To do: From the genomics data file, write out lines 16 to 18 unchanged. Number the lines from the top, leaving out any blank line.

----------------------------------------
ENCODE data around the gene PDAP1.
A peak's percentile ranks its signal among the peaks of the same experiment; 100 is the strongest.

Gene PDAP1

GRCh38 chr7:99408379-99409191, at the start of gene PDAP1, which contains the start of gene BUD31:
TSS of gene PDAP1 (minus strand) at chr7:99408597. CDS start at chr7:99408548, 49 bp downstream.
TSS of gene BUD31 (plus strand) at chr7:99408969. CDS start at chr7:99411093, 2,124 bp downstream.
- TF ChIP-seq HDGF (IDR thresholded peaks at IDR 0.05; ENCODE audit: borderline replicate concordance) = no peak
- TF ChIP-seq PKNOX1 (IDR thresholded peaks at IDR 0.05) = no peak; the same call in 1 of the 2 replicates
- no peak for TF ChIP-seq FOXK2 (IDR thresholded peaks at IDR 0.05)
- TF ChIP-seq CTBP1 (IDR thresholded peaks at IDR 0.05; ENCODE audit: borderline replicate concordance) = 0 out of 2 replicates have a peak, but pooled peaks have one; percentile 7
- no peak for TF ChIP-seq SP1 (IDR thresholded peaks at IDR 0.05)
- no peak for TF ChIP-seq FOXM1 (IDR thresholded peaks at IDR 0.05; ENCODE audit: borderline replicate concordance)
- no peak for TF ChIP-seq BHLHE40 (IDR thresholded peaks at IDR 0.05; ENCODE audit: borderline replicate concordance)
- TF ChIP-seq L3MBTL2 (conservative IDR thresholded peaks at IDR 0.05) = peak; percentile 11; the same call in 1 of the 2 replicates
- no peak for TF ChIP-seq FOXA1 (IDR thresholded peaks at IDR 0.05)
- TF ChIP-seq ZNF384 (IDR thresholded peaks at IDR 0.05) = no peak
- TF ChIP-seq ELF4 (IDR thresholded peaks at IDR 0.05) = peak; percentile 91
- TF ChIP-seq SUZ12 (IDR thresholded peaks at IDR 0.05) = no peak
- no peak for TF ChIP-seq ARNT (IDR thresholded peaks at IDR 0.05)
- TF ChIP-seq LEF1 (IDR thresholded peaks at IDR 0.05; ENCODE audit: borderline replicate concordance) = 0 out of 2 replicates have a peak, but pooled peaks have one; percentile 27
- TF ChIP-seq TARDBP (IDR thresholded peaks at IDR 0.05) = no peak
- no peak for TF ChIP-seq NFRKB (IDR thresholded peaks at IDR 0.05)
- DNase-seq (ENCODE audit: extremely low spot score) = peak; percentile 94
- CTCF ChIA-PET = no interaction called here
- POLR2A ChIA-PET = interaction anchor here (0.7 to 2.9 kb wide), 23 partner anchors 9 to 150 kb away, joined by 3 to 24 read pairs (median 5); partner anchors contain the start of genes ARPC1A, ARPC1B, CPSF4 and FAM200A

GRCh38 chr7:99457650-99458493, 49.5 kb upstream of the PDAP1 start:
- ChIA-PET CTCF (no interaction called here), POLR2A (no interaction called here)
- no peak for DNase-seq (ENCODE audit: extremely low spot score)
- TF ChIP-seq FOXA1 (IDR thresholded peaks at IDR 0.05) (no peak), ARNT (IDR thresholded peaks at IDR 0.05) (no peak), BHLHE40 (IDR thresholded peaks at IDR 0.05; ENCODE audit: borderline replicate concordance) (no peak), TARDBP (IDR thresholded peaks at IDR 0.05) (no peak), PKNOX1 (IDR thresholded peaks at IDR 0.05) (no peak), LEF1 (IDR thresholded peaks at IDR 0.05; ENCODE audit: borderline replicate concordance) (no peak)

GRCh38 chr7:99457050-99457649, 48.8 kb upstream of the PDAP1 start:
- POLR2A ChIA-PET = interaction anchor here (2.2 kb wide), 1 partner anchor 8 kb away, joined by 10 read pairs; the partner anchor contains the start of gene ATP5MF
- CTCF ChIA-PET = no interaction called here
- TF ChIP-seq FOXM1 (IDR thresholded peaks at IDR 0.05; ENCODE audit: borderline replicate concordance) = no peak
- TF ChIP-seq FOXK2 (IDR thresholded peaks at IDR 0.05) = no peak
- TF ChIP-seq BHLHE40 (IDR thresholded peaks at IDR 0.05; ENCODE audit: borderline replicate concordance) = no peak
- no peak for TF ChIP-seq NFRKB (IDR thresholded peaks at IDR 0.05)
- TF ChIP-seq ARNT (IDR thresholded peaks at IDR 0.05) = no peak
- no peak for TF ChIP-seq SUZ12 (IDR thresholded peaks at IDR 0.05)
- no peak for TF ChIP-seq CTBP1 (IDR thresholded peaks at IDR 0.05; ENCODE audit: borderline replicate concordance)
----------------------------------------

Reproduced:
- TF ChIP-seq ZNF384 (IDR thresholded peaks at IDR 0.05) = no peak
- TF ChIP-seq ELF4 (IDR thresholded peaks at IDR 0.05) = peak; percentile 91
- TF ChIP-seq SUZ12 (IDR thresholded peaks at IDR 0.05) = no peak